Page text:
Based on the target objective we can further differentiate:

  • Growth and activation (outcome)
  • Engagement (outcome)
  • Retention (outcome)
  • User Happiness (outcome)
  • Revenue (impact > transfer to measurable outcome))

Growth and activation

Question: “How is the product / company growing?”

  • monthly new users
  • monthly active users (…)


Question: “How do users engage with our product / service?”

  • multiple logins per month
  • messages sent per month
  • likes / quotes per month
  • views (example: YouTube) per month
  • feedback (example: App store) per month (…)


Question: “Do our users come back and continue using our product / service?”

  • retained user
  • resurrected users
  • channels how they were resurrected (Example: notification, email…) (…)

Metrics look ahead

User happiness

Question: “How satisified are users with our product / service?”

  • Number of complaints in support per month
  • NPS score: how likely would they recommend the service to others?

Lagging indicator

A lagging indicator helps to measure the status quo after something has been used.

Example: On average we had 15 support calls per month last year.

Leading indicator

A leading indicator is focusing on activities that result in a future change. It is about predictions and measure change.

Question: Where does sth. lead to?

Example: We learn from research that opening our newsletter increases sales.

Opening our newsletter is our leading indicator. We can test this assumption by adjusting our newsletter, offering additional vouchers or making it easier for our users to enter the voucher. With each identified opportunity we want to change the behavior of our users to open the newsletter more frequently.

Let's say we believe that adjusting the newsletter will have the biggest change on user behavior. Therefore we run a test if this assumption is correct. We measure how many adjusted newsletters are opened and if an increased number of opened newsletters increases sales.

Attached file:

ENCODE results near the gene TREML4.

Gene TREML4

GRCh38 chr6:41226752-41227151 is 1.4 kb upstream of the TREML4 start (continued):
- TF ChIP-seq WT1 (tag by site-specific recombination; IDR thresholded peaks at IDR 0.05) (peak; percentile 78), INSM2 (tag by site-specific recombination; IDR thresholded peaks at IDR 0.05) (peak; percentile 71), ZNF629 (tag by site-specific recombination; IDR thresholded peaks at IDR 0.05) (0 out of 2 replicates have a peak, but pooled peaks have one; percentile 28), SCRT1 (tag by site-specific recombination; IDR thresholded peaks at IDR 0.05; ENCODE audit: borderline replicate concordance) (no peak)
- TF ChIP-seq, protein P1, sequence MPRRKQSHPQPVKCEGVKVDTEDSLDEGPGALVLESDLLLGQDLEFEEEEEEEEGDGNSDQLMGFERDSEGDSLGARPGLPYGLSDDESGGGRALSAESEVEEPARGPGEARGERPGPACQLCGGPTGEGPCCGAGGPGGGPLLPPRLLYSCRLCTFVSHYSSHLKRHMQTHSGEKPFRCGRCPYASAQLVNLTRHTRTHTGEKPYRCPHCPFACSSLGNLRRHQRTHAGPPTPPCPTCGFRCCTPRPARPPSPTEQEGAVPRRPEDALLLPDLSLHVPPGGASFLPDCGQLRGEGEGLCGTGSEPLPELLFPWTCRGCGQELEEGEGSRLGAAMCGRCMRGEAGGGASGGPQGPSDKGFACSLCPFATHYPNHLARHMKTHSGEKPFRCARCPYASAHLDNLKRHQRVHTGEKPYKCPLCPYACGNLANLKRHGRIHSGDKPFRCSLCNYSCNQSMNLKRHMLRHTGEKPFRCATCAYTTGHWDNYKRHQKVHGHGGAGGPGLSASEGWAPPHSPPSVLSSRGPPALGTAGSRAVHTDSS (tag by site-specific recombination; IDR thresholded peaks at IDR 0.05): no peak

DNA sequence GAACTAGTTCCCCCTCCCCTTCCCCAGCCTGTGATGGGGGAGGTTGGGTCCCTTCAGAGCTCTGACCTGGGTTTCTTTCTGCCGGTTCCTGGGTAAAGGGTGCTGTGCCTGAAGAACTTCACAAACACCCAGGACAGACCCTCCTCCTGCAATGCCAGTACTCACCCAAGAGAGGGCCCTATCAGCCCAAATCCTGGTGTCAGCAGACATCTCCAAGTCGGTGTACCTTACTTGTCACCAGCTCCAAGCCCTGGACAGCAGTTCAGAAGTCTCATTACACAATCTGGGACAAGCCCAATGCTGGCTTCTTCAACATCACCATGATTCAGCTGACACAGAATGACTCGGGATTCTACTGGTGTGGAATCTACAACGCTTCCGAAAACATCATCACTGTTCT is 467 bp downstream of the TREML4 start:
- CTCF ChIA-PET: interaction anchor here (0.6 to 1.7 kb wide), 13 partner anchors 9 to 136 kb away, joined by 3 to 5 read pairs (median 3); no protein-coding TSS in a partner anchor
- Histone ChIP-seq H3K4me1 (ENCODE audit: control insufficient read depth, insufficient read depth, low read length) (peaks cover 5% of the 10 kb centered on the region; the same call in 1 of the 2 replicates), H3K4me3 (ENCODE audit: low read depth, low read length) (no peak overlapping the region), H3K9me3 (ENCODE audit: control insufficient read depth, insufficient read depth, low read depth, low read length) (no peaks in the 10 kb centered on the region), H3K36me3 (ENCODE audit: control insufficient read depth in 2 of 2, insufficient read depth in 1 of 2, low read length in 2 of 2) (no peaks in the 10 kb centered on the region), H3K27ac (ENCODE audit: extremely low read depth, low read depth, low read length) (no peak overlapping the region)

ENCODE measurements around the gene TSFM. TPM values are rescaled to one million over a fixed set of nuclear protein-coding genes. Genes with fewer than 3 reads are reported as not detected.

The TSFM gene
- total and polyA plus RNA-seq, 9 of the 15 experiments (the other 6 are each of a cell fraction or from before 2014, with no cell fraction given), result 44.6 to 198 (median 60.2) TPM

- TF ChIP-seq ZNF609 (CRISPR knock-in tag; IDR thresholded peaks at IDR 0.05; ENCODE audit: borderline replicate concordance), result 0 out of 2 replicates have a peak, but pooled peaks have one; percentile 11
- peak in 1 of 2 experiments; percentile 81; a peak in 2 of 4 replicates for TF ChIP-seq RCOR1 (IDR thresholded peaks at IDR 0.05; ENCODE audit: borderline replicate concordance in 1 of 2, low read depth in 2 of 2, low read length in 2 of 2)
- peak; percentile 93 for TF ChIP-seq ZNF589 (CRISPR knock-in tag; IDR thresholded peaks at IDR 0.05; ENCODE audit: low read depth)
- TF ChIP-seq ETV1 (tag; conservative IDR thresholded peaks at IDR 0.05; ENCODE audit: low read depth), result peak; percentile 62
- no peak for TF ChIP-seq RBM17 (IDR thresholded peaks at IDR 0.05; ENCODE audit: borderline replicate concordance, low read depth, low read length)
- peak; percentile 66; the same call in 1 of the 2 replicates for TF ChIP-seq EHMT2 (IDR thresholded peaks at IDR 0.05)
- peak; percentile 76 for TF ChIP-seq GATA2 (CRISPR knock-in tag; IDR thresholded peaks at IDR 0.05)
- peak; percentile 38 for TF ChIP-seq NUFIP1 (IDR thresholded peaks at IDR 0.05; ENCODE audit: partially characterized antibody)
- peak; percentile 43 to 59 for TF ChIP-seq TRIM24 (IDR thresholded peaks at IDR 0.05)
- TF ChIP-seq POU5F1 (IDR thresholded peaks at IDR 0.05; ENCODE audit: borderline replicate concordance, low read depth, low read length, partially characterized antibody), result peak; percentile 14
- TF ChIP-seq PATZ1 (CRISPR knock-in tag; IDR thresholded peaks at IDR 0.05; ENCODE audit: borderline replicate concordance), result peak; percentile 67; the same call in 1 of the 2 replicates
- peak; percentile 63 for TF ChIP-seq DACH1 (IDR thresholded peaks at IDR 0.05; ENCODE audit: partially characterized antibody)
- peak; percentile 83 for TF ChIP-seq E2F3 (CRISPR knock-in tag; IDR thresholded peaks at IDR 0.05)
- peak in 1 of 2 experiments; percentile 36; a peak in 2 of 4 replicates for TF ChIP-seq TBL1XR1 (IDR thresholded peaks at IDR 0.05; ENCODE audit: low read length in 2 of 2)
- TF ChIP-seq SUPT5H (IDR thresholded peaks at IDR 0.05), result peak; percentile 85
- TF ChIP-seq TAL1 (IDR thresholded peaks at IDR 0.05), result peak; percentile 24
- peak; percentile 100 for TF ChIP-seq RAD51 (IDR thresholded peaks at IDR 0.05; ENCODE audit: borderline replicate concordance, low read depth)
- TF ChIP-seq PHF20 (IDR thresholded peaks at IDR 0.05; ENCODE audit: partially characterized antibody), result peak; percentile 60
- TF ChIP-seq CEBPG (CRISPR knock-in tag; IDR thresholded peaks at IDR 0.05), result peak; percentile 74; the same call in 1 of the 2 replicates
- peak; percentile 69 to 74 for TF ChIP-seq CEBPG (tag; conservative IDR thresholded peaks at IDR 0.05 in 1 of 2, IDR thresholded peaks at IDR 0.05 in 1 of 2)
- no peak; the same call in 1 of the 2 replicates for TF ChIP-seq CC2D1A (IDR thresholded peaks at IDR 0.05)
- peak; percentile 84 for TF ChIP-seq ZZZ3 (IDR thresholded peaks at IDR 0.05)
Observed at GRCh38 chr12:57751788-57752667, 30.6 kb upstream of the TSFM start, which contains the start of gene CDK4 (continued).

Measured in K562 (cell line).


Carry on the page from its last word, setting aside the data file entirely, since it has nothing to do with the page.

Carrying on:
OKRs to draft metrics

Objectives and Key Results (OKRs) have become popular in the past years. The focus is not on a feature but rather on a change in user behavior as result of your initiative.

You can define target outcomes for any initiative:

  • Product metrics: adoption, used as intended, does it improve the usage of…
  • Business metrics: growth, reputation, revenue, operational…
  • Learning metrics
  • Process metrics
  • (…)

Structure of OKRs

  1. What customer problem are we focusing on?
  2. What objective do we want to solve?
  3. How can we measure that this objective is achieved?

(1) Problem: I see a product on … but don't know where to buy it.

(2) Objective: I can figure out how to find / buy any product I see on … .

(3) Key Result examples:

  • Purchases from … videos
  • Sharing / Viewing / Reviewing of videos with product …


Frequency of measurement depends on the objective. Often OKRs are measured on a quarterly basis.

Risk in evaluating metrics

Stay open minded

Even though we have set up our metrics in the best way we could foresee, we might not track the right data. Therefore it is important to stay open minded (sceptical) about your data. It might be that we didn't target the correct user group as the changes in working software have a greater impact on another group we didn't expect. Open minded refers to the fact that you don't just blindly trust your metrics but check the metrics once more against your data.

Be aware of biases

“Bias: a strong feeling in favour of or against one group of people, or one side in an argument, often not based on fair judgement.” – Oxford Dictionary

Think about idea bias: we perceive our own ideas as better than those of others. Statistics show that up to 80% of all ideas are not awesome for users. Sometimes what we consider as great ideas are even making things worse for our users. This means that 8 out of 10 ideas will statistically not bring the expected value for users and might even result in sunk cost.

There are many types of biases such as

References and recommended readings